The Chancellor of the Exchequer shall, within six months of the passing of this Act, commission a comprehensive review of the corporation tax rates and investment allowances applicable to companies producing oil and gas in the UK or on the UK continental shelf, and publish the report of the review.—(Kirsty Blackman.)
Brought up, and read the First time.
With this it will be convenient to discuss the following:
“(1) The Chancellor of the Exchequer shall, within six months of the passing of this Act, lay an independent report of the value for money provided by, and the efficacy of, the Patent Box legislation before both Houses of Parliament.
(2) The report shall—
(a) assess the size and nature of the companies taking advantage of the Patent Box legislation;
(b) assess the impact of the Patent Box legislation on research and innovation in the UK, including supporting evidence; and
(c) assess the cost effectiveness of the Patent Box legislation in incentivising research and development compared to other policy options.”
New clause 11—Assessment of taxation regime for securitisation companies—
“The Chancellor of the Exchequer shall, within six months of the passing of this Act, commission an independent assessment of the efficacy of the taxation regime to which securitisation companies are subject and lay the assessment before both Houses of Parliament.”
Amendment 177, page 87, line 6, leave out clause 44.
Amendment 162, page 87, line 8, ‘leave out clause 45.
Government amendments 152, 153, 1 to 29, 154, 31, 155, 33 to 59, 156, 61 to 113, 157, 115 to 117, 158, 159, 119 to 128, 160, 129 to 131.
I rise to speak to new clause 5, which is in my name and the names of my hon. Friends, but I wish briefly to mention amendment 162, which has been proposed by the Labour party. I look forward to hearing from its Front-Bench Members. If they intend to push the amendment to a vote, we will join them in the Lobby.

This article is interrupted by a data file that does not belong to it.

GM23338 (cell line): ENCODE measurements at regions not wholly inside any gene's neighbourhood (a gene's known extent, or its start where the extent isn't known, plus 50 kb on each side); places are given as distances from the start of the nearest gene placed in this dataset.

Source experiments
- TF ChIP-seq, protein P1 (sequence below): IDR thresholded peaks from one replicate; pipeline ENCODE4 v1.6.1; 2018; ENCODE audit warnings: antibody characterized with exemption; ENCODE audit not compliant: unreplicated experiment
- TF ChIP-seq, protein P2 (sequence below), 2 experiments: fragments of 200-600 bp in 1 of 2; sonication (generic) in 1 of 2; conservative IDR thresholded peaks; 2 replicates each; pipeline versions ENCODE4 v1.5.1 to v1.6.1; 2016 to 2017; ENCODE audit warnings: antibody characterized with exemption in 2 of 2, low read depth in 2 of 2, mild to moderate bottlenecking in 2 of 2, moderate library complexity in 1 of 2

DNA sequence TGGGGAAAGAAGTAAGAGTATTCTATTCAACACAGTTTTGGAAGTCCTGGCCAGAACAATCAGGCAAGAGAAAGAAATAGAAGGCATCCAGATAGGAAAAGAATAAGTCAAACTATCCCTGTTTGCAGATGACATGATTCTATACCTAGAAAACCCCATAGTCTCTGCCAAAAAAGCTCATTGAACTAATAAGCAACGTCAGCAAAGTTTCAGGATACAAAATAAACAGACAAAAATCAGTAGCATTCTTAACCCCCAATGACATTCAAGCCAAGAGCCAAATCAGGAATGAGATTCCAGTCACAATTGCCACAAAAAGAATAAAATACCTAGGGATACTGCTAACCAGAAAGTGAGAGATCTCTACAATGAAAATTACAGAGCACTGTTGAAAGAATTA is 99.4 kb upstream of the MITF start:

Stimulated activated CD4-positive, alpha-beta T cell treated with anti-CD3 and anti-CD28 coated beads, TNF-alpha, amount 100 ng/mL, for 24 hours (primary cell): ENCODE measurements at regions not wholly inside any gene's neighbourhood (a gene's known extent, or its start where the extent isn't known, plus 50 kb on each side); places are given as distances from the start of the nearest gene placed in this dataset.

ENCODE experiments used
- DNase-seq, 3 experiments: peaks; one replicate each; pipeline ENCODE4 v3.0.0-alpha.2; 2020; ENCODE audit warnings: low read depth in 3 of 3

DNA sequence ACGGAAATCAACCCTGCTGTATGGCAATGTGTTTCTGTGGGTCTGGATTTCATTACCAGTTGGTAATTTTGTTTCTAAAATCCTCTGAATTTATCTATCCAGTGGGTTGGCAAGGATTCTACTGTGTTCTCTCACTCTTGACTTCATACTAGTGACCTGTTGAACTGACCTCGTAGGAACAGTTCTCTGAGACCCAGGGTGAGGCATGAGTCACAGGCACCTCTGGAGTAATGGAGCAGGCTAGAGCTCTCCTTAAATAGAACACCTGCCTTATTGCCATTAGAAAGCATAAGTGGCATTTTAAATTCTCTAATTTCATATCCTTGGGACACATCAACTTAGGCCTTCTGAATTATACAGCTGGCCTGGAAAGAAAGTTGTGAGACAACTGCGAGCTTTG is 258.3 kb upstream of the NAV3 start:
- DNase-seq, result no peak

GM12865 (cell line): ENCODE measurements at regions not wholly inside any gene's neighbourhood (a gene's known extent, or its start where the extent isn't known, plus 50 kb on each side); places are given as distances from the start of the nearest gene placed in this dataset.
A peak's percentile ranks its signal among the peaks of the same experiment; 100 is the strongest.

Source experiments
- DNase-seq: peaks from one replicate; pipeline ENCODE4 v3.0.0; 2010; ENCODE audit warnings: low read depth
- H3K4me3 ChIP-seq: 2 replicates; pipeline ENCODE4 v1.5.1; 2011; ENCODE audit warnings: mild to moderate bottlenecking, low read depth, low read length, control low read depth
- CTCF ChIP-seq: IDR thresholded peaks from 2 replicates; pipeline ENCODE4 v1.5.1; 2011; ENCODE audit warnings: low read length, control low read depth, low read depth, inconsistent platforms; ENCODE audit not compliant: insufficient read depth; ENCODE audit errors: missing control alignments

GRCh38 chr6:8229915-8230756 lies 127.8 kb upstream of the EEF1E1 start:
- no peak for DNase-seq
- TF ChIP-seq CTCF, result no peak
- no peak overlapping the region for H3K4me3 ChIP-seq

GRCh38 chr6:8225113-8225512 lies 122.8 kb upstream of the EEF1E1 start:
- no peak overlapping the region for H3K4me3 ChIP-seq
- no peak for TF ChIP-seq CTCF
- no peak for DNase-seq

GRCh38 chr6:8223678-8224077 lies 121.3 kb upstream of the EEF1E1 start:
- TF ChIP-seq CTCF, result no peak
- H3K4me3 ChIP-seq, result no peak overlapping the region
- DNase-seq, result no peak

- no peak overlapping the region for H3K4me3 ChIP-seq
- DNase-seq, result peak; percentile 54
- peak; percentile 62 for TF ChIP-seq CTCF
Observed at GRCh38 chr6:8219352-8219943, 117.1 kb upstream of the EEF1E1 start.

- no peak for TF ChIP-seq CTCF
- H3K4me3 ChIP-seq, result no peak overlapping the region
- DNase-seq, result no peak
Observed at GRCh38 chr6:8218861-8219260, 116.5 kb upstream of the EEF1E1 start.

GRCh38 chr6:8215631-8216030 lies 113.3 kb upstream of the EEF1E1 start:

New clause 5 is about the corporation tax treatment of the oil and gas industry. You will not be surprised, Madam Deputy Speaker, to hear me speaking on this subject as I have done so a number of times. What we want is a comprehensive review of the corporation tax rates and investment tax allowances applicable to companies producing oil and gas in the UK, or on the UK continental shelf. This is a timeous ask from us for a number of reasons. For a start, this Bill implements measures that were put in place and discussed first in February and March, before the EU vote, and there have not been any substantive changes by the Government to the Bill as a result of the Brexit vote.
Substantive changes to the Bill are needed because we find ourselves in a completely different situation as a result of the fall-out from Brexit. It is unfortunate that changes have not been made and that there have not been more announcements from the Government about how they intend to manage the financial situation going forward. We want to know about the impact on Aberdeen, which I represent, and on the UK’s tax take and the Treasury. It is important that we seriously consider making changes to the Bill.
We have repeatedly asked for changes to the tax rates and for a comprehensive strategic review. We appreciate that the Government made changes earlier this year, but we do not think they go far enough. Alex Kemp, a renowned petroleum economist, and his long-term research partner, Linda Stephen, are both at Aberdeen University, where they have been working on sophisticated modelling tools. If the Minister has not read the article that appears in Energy Voice today, it is worth reading, together with the report that accompanies it. The work that they have done suggests that corporation tax of 30% is too high, and it is far above the non-North sea rate. They said:
“From the analysis of the economics of new field investments and exploration in current circumstances in the UKCS it is clear that, at $50 and $60 prices, there are many ‘marginal project investment situations’.”
That is key. It is what we have been arguing, and now it is backed up by renowned experts.
The position in which the industry finds itself bears repeating. Estimates vary, but we have lost around 125,000 jobs—from 425,000 we are down to about 300,000. That implies a huge reduction in the tax take for the Treasury and it is a massive hit for the local area, particularly Aberdeen and across Scotland and other oil and gas-producing areas. Because of the reduction in the oil price, we have seen changes in the behaviour of companies. As well as making people redundant, they have changed shift patterns and terms and conditions. They have also managed to reduce production costs, which is a good thing.